Your heavy wheel disturbs the ancient dust Of empires dead ere Oxford saw the light. Those flies that form a halo round your crust And crawl into your sleeping-bag at night— Their grandsires drank the blood of NADIR SHAH, And tapped the sacred veins of SULEYMAN; There flashed dread TIMOUR'S whistling yataghan, And soothed the tiger ear of GENGHIZ KHAN The cream of Tartary's battle-drunk "Heiyah!"
And yonder, mid the colour and the cries Of mosque and minaret and thronged bazaars And fringed palm-trees dark against the skies HARUN AL RASCHID walked beneath the stars And heard the million tongues of old Baghdad, Till out of Basrah, as the dawn took wing, Came up the laden camels, string on string; But now there is not left them anything Of all the wealth and wisdom that they had.
Somehow I cannot see you, lean and browned, Chasing the swart Osmanli through the scrub Or hauling railroad ties and "steel mild round" Sunk in the sands of Irak to the hub, Heaping coarse oaths on Mesopotamy; But rather strewn in gentlemanly ease In some cool serdab or beneath the trees That fringe the river-bank you hug your knees And watch the garish East go chattering by.
And at your side some wise old priest reclines And weaves a tale of dead and glorious days When MAMUN reigned; expounds the heavenly signs Whose movements fix the span of mortal days; Touches on Afreets and the ways of Djinns; Through his embroidered tale real heroes pass, RUSTUM the bold and BAHRAM the wild ass, Who never dreamed of using poisoned gas Or spread barbed wire before the foeman's shins.
I think I hear you saying, "Not so much Of waving palm-trees and the flight of years; It's evident that you are out of touch With war as managed by the Engineers. Hot blasts of sherki are our daily treat, And toasted sandhills full of Johnny Turk And almost anything that looks like work, And thirst and flies and marches that would irk A cast-iron soldier with asbestos feet."
Know, then, the thought was fathered by the wish We oldsters feel, that you and everyone Who through the heat and flies conspire to dish The "Drang nach Osten" of the beastly Hun Shall win their strenuous virtue's modest wage. And if at Nishapur and Babylon The cup runs dry, we'll fill it later on, And here where Cherwell soothes the fretful don In flowing sherbet pledge our easeful sage.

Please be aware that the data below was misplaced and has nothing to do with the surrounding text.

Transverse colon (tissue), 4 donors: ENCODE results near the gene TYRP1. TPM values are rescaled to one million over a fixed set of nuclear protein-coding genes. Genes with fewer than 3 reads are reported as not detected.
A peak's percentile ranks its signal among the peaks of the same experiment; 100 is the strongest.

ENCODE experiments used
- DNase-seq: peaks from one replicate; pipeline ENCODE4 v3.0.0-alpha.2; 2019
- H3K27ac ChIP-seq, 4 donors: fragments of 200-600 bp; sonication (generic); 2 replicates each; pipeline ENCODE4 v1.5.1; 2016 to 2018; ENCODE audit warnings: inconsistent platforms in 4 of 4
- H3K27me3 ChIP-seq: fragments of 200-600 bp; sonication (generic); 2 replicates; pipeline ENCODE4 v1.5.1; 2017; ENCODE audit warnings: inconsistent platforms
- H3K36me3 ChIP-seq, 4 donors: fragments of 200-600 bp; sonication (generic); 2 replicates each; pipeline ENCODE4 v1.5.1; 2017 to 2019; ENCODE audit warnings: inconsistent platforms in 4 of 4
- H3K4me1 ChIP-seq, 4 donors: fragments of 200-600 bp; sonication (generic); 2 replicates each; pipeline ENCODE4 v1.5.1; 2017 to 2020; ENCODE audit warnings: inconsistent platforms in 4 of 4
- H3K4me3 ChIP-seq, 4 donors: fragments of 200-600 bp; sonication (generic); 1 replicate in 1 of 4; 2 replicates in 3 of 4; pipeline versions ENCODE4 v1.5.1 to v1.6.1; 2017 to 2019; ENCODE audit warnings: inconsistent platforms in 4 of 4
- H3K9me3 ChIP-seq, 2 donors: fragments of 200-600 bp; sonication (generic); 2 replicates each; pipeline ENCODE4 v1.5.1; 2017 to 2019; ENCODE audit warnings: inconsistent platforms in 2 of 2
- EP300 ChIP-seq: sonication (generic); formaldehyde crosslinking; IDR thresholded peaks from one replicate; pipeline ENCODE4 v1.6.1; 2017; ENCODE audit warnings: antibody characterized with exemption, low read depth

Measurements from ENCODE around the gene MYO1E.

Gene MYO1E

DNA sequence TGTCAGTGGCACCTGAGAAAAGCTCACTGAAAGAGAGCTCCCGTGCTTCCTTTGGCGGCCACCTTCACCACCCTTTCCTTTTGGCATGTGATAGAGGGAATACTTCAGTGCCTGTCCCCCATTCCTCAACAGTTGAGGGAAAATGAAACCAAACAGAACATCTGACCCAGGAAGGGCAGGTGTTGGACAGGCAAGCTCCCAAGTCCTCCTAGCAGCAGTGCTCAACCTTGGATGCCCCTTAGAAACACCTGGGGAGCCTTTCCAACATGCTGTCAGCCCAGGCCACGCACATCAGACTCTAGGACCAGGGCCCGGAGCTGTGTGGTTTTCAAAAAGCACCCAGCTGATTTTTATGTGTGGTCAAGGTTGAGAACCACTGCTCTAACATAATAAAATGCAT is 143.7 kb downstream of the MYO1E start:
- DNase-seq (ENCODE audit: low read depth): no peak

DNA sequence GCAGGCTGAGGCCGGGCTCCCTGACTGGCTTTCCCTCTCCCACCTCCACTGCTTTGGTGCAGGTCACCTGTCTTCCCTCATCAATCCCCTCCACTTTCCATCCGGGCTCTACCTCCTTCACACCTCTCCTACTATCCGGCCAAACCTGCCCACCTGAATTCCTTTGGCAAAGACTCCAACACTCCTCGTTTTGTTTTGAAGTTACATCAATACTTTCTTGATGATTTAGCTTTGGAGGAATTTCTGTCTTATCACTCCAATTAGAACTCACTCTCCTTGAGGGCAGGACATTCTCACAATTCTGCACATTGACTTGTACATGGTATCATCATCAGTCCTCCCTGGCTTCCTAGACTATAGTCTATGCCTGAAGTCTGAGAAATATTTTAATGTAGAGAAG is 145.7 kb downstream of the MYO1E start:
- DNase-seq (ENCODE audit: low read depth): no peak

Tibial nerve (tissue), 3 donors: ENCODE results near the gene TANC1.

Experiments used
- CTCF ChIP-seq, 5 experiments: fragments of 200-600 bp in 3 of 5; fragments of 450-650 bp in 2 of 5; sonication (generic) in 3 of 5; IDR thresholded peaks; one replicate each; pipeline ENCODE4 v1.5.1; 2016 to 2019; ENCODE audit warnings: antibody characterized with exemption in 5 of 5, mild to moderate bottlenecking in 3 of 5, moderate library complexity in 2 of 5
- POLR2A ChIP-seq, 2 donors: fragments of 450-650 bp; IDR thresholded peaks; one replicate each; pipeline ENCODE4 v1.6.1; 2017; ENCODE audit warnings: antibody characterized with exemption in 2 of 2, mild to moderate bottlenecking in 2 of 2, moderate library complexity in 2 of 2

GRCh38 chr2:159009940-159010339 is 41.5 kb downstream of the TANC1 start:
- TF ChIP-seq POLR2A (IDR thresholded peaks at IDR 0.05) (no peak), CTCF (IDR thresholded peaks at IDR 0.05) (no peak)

* * * * *
APPROPRIATOR OF TUBERS.
At a time when not a potato was to be found in all Kensington, the Food Controller decided to form the Potato Appropriations Department. I was put at its head and received my orders direct from that supreme official.
Up to the moment of being called upon to take up this important post I was a Captain on the Staff of an Artillery Headquarters, and my ignorance of the finer points of the potato was profound. It was therefore with some trepidation that I proceeded to hold a lengthy consultation with the Controller on the subject of the organisation and general duties of my department. My official title, I was told, was Appropriator of Tubers. I was further informed that, until the department got into the swing of routine, it had better work under the direct supervision of the Food Controller. I agreed.
I was then taken into the Controller's confidence with regard to a certain matter, and it was suggested that I should see to it.
I demurred on the ground that I did not yet feel myself a sufficient authority on the potato to carry out this particular duty; but the Controller overcame my objection by sending for a Mrs. Marrow, an expert on the Potato Utilisation Board. She appeared, a plump middle-aged lady, attired appropriately in a costume of workmanlike simplicity.
Thus reinforced, I ordered the car and drove to Whitechapel. At the end of a street, whose gutters were full of vegetable garbage I stopped, and, descending, beckoned imperiously to an adjacent policeman.
"On duty for the Food Controller, constable," I said. "Take me to the nearest greengrocer, please."
He saluted respectfully and led the way to where a long queue, armed with a varied assortment of baskets and bags, waited impatiently and clamoured. A hush fell on our approach. Two more policemen who now appeared on the scene constituted themselves my retinue. Through a lane opened in the throng I made a stately entrance, Mrs. Marrow and the police bringing up the rear. I was confronted by a large flabby individual, who grasped a cabbage in one hand and a number of mangel-wurzels in the other.
"Good morning, Sir," I remarked courteously but firmly. "You are the proprietor of this shop, I presume?"
His reply left no room for doubt.
"I am the A.T.," I said impressively, indicating the red brassard of office presented to me by the Food Controller. "In case you do not know what that means, I am the Appropriator of Tubers. A tuber, Sir, is a potato. Now it has been brought to the notice of my chief, the Food Controller, that certain vendors of vegetables are seeking to defraud the public by selling as potatoes a totally different kind of vegetable disguised with colouring matter and rubbed with earth."
I paused to allow this weighty announcement to sink in. My audience gaped. I continued—
"Acting on orders received from the Controller I am making a series of surprise inspections with a view to discovering the guilty parties, who will be proceeded against under section A, subsection 2, paragraph 1,769 of Part III. of King's Reg's.—I mean, the Defence of the Realm Act. I particularly wish you to understand," I went on ruthlessly, nipping an indignant protest in the bud, "that I do not for a moment allege, suggest or insinuate that you specifically are one of these potato-swindlers; nevertheless I have my duty to do, and I must ask you here and now to lay out your entire stock for inspection."
The flabby individual wiped his forehead and signed to a trembling assistant.
"Get 'em art," he said. "Fer Gawd's sake, get 'em art!"
Six bushel baskets of the precious vegetables were brought and laid in a row at my feet.